In sixteenth-century Europe, an extraordinary set of women created a unique culture of feminine power that saw them run the continent for decades. Despite often being on opposing sides of power struggles both armed and otherwise, through family ties and patronage they educated and supported each other in a brutal world where the price of failure was disgrace, exile or even death.Following the passage of power from mother to daughter and mentor to protégé, Gristwood reveals the unorthodox practices these women adopted to avoid patriarchal control and assesses the impact they had on shaping the world around them. Epic in scale, this game of queens is a remarkable spectacle of skill and ingenuity, confronting the challenges faced by women in power – many of which still hold relevant today.The players in this Game of Queens are: Isabella of Castile, Margaret of Austria, Louise of Savoy, Anne de Beaujeu, Katherine of Aragon, Marguerite of Navarre, Anne...
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Elizabeth and Leicester

Though the story has been told on film—and whispered in historic gossip—this is the first book in almost fifty years to solely explore the great queen's attachment to her beloved Robert Dudley, the Earl of Leicester. Fueled by scandal and intrigue, their relationship set the explosive connection between public and private life in sixteenth-century England in bold relief. Why did they never marry? How much of what seemed a passionate obsession was actually political convenience? Elizabeth and Leicester reignites this 400- year-old love story in a book for anyone interested in Elizabethan literature.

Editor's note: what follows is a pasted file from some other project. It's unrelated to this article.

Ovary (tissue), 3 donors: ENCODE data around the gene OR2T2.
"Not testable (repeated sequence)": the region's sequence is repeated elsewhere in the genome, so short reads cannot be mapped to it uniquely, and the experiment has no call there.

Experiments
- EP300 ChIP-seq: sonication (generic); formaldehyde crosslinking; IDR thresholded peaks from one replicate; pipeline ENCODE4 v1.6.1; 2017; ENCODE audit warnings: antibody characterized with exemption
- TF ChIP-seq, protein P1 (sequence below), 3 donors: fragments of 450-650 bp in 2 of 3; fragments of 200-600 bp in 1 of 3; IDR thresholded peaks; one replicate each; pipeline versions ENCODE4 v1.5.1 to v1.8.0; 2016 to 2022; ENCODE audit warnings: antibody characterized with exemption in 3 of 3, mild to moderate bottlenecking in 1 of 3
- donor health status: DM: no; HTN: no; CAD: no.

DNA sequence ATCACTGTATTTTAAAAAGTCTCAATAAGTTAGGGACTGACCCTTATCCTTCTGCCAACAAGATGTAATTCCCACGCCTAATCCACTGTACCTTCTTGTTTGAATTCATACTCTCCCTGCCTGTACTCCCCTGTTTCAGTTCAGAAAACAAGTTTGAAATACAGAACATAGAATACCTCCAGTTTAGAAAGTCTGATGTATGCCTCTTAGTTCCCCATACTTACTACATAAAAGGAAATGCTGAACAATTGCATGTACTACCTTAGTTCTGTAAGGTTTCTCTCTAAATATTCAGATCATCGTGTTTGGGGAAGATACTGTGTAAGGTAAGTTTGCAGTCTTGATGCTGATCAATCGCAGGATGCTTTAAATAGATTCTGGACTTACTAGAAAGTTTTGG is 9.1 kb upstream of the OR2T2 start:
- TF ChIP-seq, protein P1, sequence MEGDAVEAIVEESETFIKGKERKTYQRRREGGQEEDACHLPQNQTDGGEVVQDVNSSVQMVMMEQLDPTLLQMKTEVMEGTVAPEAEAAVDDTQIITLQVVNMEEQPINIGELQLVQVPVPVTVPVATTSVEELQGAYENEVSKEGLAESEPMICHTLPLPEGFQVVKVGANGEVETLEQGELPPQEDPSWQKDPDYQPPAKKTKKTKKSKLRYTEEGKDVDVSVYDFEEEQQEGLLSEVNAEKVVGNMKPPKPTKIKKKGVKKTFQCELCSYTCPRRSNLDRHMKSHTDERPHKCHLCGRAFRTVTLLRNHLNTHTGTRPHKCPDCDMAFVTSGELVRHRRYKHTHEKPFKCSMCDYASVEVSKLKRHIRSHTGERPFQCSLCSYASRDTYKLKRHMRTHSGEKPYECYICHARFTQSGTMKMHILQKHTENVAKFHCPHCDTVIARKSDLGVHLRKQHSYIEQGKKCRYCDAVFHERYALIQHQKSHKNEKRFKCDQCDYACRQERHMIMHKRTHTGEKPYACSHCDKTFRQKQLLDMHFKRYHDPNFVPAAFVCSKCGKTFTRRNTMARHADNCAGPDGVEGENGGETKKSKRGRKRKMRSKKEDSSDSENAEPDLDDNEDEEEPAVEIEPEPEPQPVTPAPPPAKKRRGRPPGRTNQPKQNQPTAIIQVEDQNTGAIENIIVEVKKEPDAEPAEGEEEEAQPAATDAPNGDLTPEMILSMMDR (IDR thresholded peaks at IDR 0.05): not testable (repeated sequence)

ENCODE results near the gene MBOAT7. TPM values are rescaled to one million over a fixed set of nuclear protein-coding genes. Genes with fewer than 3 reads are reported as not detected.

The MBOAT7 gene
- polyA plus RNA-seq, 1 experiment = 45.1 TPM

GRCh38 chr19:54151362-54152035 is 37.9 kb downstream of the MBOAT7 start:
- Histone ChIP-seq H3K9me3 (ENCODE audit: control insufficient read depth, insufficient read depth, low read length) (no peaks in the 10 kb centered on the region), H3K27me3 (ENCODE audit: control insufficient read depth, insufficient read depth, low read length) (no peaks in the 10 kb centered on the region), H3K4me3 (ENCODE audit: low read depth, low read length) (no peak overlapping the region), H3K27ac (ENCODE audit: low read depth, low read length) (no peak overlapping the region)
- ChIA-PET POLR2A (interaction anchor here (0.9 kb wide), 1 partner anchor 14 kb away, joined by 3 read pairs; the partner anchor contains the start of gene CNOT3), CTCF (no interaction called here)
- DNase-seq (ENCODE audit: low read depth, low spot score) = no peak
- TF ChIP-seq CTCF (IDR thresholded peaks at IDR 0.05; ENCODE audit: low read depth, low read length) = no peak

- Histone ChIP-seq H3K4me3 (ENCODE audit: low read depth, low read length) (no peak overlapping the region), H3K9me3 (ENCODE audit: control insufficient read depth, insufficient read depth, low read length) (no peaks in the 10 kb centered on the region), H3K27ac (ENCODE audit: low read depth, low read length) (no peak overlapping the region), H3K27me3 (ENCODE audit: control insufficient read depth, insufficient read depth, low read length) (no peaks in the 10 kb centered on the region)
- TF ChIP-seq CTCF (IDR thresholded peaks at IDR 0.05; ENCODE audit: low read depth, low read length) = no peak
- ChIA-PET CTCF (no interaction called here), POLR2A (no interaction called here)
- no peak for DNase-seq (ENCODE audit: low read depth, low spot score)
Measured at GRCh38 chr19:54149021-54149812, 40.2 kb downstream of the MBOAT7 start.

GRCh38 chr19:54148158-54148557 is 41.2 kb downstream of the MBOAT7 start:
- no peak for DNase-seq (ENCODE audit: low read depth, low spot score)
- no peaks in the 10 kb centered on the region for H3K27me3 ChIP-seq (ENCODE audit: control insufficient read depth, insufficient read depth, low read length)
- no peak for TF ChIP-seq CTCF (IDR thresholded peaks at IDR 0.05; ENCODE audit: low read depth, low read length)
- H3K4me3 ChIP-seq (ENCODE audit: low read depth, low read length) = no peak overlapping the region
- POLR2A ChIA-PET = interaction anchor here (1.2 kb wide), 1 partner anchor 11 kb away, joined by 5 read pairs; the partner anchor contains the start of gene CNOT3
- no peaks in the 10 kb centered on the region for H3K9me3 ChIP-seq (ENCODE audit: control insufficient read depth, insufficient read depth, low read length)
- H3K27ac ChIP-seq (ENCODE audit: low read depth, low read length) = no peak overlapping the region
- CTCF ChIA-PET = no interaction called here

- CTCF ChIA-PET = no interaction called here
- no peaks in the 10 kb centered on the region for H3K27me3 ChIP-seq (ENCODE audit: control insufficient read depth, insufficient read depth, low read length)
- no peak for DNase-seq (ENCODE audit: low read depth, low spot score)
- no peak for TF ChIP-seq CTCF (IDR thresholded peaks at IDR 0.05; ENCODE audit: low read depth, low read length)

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The Girl in the Mirror

â??Entrancing, compelling, and beautifully writtenâ?¦This is the historical novel as literary fiction â?? and damned good literary fiction at that.â?? Alison Weir Jeanne, a young French exile orphaned by the wars of religion on the continent, is brought to London as a young girl disguised as a boy. Growing up, the disguise has not been shed and she finds a living as a clerk, ending up in the household of Robert Cecil. As she witnesses the intrigues and plots swirling round the court of Elizabeth I in the last days of Glorianaâ??s reign, she finds herself sucked into the orbit of the dashing and ambitious young favourite, the Earl of Essex. The queen draws near to the end of her life, with no heir to follow, and the stakes are high. As Essex hurtles towards self-destruction, Jeanne finds her loyalties, her disguise and her emotions under threat â?? in a political climate where the least mistake can attract dire penalties. This is a beautifully written and evocative novel, rich with...